News tips from the Journal of Neuroscience

1. Stabilization of Axon Branch Dynamics by Synaptic Maturation: Watching Synapses Mature
Edward S. Ruthazer, Jianli Li, and Hollis T. Cline andMartin P. Meyer and Stephen J. Smith

Neural activity influences ongoing remodeling of axonal arbors, a phenomenon that is particularly evident in the development of the retinotectal system of fish and tadpoles. Two papers this week give us a multicolor view of these systems at work. Ruthazer et al. watched the growth of retinal ganglion cells (RGCs) in albino tadpoles, whereas Meyer and Smith used zebrafish. Both authors expressed cytosolic dsRED (discosoma red fluorescent protein) and GFP (green fluorescent protein)-tagged synaptophysin (SYP) in selected RGCs, allowing them to visualize punctate presynaptic vesicles in developing axons. Using time-lapse imaging, Ruthazer et al. report that new branches emerged from SYP-labeled puncta, and more intensely labeled axons were longer-lived. Moreover, branches with mature synapses were more stable, whereas those containing more faintly labeled synapses were more likely to retract. Patterned visual stimulation both stabilized branches containing more vesicles and destabilized branches with fewer. Meyer and Smith also found that new branches formed at SYP puncta and stabilized nascent branches invariably had SYP puncta.

2. Stability Meets Plasticity in the Drosophila Olfactory System
Daniela Berdnik, Takahiro Chihara, Africa Couto, and Liqun Luo

As in mammals, the Drosophila olfactory system has a highly organized wiring pattern with olfactory receptors neurons (ORNs) mapped in an odorant-receptor-specific manner onto projection neurons (PNs) of the antennal lobe. Berdnik et al. tested the stability of wiring in the adult fly with a clever strategy in which they genetically ablated specific classes of ORNs. Because ORNs express on a single odorant receptor, the authors used an odorant receptor promoter to conditionally express ricin toxin A, or the A chain of diphtheria toxin. After cell ablation, neighboring ORNs and PNs respected glomerular boundaries, thus preserving the ORN-specific map. Similar results were seen when the authors ablated classes of PNs, consistent with a very stable structural organization. However, ipsilateral ORN ablation did result in increases in the ORN terminal density on the contralateral side indicating a degree of plasticity. It is reassuring to know that even an injured adult fruitfly will not confuse apples and oranges.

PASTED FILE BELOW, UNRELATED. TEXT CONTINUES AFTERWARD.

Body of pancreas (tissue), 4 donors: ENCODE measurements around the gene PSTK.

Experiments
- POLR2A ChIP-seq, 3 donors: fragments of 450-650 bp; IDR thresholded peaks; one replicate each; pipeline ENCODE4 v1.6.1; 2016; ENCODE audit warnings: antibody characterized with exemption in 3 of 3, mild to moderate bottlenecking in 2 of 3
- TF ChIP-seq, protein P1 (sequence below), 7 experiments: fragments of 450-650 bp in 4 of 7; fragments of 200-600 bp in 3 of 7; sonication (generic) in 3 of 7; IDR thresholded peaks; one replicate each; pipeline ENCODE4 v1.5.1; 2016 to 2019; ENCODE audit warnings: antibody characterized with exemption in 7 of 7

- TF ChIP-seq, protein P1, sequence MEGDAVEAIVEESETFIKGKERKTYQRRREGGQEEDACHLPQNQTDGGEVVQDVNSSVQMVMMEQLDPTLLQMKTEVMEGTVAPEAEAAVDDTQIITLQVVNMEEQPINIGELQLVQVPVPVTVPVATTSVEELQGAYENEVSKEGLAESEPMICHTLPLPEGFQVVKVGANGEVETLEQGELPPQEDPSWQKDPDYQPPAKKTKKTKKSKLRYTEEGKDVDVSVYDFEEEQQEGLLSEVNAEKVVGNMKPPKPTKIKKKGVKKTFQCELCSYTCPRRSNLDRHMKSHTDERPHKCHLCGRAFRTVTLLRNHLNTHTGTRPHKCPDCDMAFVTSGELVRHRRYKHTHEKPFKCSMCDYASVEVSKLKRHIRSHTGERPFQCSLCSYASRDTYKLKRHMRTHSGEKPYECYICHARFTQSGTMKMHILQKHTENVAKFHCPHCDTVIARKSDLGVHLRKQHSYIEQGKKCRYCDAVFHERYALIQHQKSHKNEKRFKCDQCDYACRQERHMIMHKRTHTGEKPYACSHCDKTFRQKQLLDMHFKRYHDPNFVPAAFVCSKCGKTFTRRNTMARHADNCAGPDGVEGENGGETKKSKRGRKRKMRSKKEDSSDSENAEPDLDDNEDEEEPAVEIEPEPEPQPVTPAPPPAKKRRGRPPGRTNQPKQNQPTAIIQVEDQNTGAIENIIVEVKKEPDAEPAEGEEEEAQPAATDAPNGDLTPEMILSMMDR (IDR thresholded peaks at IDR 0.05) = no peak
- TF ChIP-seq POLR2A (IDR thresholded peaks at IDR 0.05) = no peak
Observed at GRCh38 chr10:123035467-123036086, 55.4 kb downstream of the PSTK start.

3. Movement Planning and the Posterior Parietal Cortex
R. Quian Quiroga, L. H. Snyder, A. P. Batista, H. Cui, and R. A. Andersen

This week, Quian Quiroga et al. address the question of whether posterior parietal cortex (PPC) is involved in intention and/or attention. Previous studies have suggested a role for PPC in motor planning (intention) of tasks such as saccades, reaching or grasping, whereas other studies have interpreted the visual sensitivity of PPC neurons as an indication of a role in attention to the target location. The authors took a single neuron, single trial approach to the problem, asking whether they could predict the locus of attention and/or different movement plans based on the activity of a PPC neuron. Two monkeys were studied in interleaved delayed reach and saccade trials. Prediction of movement plans was better than predictions of target location. Different region of PPC were also better predictors of certain movements, e.g. parietal reach region for reaches and lateral intraparietal region for saccades. Advantage: intention.

4. Rac Signaling in Schwannoma Cells
Yoko Nakai, Yi Zheng, Mia MacCollin, and Nancy Ratner

In this week's Journal, Nakai et al. delineate the role of Rac, a Rho family member, in interactions between axons and schwannoma cells. Schwannomas are benign tumors made up of abnormal Schwann cells that fail to myelinate peripheral axons and often bear a mutation in the neurofibromatosis type 2 (NF2) gene. NF2 normally suppresses signaling by Rho family GTPase that regulate actin cytoskeleton dynamics. Rac expression is increased in schwannoma cells, suggesting a possible role in their failure to respond to neuronal contact. The authors monitored Rac activity using fluorescence resonance energy transfer of a fusion protein made of Rac1 and its effector P21-activated kinase (PAK). Cultured schwannoma cells continuously displayed high Rac activity at ruffling edges, whereas in normal Schwann cells contact with neuritis silenced Rac. Incubation with a Rac-specific inhibitor suppressed membrane ruffling and allowed schwannoma cells to elongate and interact with neurons similar to normal Schwann cells.


Last reviewed: By John M. Grohol, Psy.D. on 21 Feb 2009
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There was never a genius without a tincture of madness.
-- Aristotle